6.  Overseas Visits (overseas visits relating to or arising out of membership of the House where the cost of any such visit has not been wholly borne by the Member or by public funds, but excluding overseas visits undertaken on behalf of the Inter Parliamentary Union, the Commonwealth Parliamentary Association, the Council of Europe, the Western European Union and the North Atlantic Assembly, or by any institution of the European Economic Communities).

  7.  Payments, etc. from Abroad (any payments or any material benefits or advantages received from, or on behalf of, foreign Governments, organisations or persons).

  8.  Land and Property (land and property of substantial value, or from which a substantial income is derived, but excluding a Member's home, unless he or she also receives an income from it).

  9.  Declarable Shareholdings (the names of companies or other bodies in which the Member has, to his knowledge, either himself or with or on behalf of his spouse or infant children, a beneficial interest in shareholdings of a nominal value greater than one-hundredth of the issued shared capital).

(iii)  Case Law

  (a)  Financial Sponsorships

    In June 1989, the Select Committee on Members' Interests ruled that the provision of office facilities at a nominal rent is a registrable benefit under category 5.

  (b)  Clients

    Adjudication (25 July 1990) on complaint against Michael Grylls MP concerning relationship with Ian Greer Associates.[356]

  (c)  Anonymous Gifts etc.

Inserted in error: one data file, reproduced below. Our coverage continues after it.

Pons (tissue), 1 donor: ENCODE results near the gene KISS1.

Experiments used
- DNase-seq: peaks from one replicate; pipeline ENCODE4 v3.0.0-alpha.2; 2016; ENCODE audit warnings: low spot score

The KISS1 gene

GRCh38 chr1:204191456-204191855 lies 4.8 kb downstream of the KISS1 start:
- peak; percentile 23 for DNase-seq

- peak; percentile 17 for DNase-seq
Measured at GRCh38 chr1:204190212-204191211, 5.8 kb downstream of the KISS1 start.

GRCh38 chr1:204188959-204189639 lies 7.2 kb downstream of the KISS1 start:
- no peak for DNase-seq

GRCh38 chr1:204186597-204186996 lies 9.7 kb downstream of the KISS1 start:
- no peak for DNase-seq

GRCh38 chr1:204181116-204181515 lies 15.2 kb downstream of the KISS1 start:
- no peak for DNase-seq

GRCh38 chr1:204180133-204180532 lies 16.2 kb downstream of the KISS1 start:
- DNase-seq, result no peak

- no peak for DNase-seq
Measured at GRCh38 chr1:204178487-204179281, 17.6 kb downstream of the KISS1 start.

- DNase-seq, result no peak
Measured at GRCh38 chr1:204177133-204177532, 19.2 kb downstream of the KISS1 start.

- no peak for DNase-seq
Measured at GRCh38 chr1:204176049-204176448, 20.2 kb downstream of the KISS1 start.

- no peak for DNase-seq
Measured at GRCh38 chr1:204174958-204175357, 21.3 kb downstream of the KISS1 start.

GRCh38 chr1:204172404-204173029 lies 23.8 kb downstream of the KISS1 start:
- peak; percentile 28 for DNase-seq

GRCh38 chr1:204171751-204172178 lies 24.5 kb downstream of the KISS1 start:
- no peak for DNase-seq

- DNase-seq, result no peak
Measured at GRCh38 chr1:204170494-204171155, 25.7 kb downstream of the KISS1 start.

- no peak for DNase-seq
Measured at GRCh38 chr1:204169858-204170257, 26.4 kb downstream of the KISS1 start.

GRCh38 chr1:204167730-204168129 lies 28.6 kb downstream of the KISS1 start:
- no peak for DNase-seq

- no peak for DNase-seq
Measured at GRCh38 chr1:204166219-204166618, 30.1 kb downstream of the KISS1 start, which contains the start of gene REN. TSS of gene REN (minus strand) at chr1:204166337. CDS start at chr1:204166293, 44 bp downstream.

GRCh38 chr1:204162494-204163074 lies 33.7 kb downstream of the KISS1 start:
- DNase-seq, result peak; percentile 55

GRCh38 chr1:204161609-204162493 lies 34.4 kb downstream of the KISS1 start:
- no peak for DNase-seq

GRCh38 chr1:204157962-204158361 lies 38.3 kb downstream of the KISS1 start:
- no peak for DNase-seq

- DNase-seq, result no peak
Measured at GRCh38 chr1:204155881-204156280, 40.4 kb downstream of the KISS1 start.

Adjudication on complaint (15 January 1993): anonymous gifts or donations are not exempt from rules on registration.

  (d)  Benefits

    Adjudication (15 February 1993): benefit not exempt from registration merely because, when offset against associated costs or inconvenience, it can be represented as a net disbenefit to the recipient, or because it has been publicised in other ways.

(iv)  The Current Rules and Guidance to their Application (June 1993 onwards)

  Following a Report by the Select Committee on Members' Interests, approved by the House in June 1993, the classification of registrable benefits was revised and certain of the detailed rules amended. These were set out in a booklet entitled "Rules on the Registration and Declaration of Financial Interests" published in October 1994. At the same time a new, more detailed registration form was introduced. Since then, the House has agreed a Code of Conduct which entered into force on 24 July 1996 and which subsumed and replaced the booklet issued in October 1994.

(v)  Declaration of Interests

  The rule relating to declaration of interests (introduced in 1974) is a requirement separate from, and additional to, registration. The latter is a permanent and continuous record of Members' interests while the former is a disclosure during debate or other proceedings of an interest specifically relevant to that debate or those proceedings. The requirement to declare an interest extends (and has extended since 1974) to any "transactions or communications which a Member may have with other Members or with Ministers or servants of the Crown". The duty covers any "relevant pecuniary interest or benefit of whatever nature, whether direct or indirect, that [the Member] may have had, may have, or may be expecting to have."

  

  The definition of "proceedings" was extended to Early Day Motions in 1993 and to written questions in 1995.



353  NB: The registration requirements apply equally to Ministers who are Members of the House of Commons. Back

354  Words in square brackets added from 1986 Register onwards (the change was approved by the House on 17 December 1985). Back

355  Words in square brackets added from 1989 Register. Back

356  See Appendix 57. Back